Royal Scots Fusiliers, Memorial: Doiran
Photo not yet available
This information is largely from Trevor Whittley. James Ewart was Trevor’s Great, Great Uncle.
James Ewart came from Portglenone in Co. Antrim, not far from Ballymena. (I expect that his birth was registered in Ballymena, though I’ll have to check that.) His father was Robert Ewart; his mother Mary Ann McCaughey; his brother, John, lived in BallyClare and was my great-grandfather.
James came to live at Kilmaurs, Crosshouse, Kilmarnock where in the 1911 census he is recorded as working as a grocery salesman. There he met and married Margaret Garven Fulton on 18th July 1913 at Crosshouse; he was 23 and she 21; she was the daughter of William Garven Fulton, a coal mining contractor. They lived on the Irvine Road (Bentink cottage). Their daughter Marion Wilson Ewart lived to be 84, dying in Kilmarnock in 1998. Another daughter, Margaret Fulton Ewart was born in 1917 (?), though sadly she likely never knew her father and was to die of acute appendicitis in 1923 aged only 8. I do not know if there were any sons or other direct descendants.
James Ewart joined the 8th battalion of the Royal Scots Fusiliers and was posted out to the Balkans where he took part in the Salonika campaign. Sometimes dubbed the forgotten front, all was reasonably quiet there until the very final stages of WW1 when the tide of war had swung decidedly in the Allies favour. Despite this, it was decided to make a push against the Bulgarians who were dug in at very strong defensive positions in Northern Greece, in the mountains near lake Doiran.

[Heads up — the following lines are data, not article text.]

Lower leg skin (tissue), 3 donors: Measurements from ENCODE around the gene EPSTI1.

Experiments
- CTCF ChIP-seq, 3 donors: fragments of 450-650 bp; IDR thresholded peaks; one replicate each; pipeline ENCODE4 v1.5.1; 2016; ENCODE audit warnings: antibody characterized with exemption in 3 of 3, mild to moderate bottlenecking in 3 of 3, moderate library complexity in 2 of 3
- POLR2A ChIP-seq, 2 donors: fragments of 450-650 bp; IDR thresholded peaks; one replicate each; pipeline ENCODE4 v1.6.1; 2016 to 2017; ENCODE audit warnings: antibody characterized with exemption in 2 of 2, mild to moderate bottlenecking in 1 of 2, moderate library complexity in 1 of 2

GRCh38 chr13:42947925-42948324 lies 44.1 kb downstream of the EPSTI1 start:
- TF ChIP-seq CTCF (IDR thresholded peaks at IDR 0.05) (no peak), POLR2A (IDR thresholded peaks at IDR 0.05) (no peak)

On the 19th of September 1918, just six weeks before the end of the war, a near suicidal attack was ordered against these enemy positions on the hill tops; James and his battalion attacked bravely but suffered very bad casualties; James sadly was killed. Some argued the attack was completely unnecessary as the Bulgarians were already in retreat and, in fact, abandoned their trenches the following evening. Sadly, James’s grave was never identified. I went to Doiran last year, possibly the first member of his family to make that journey; he likely lies out there in No Man’s Land, we not where exactly. He is commemorated on the memorial at Dorian.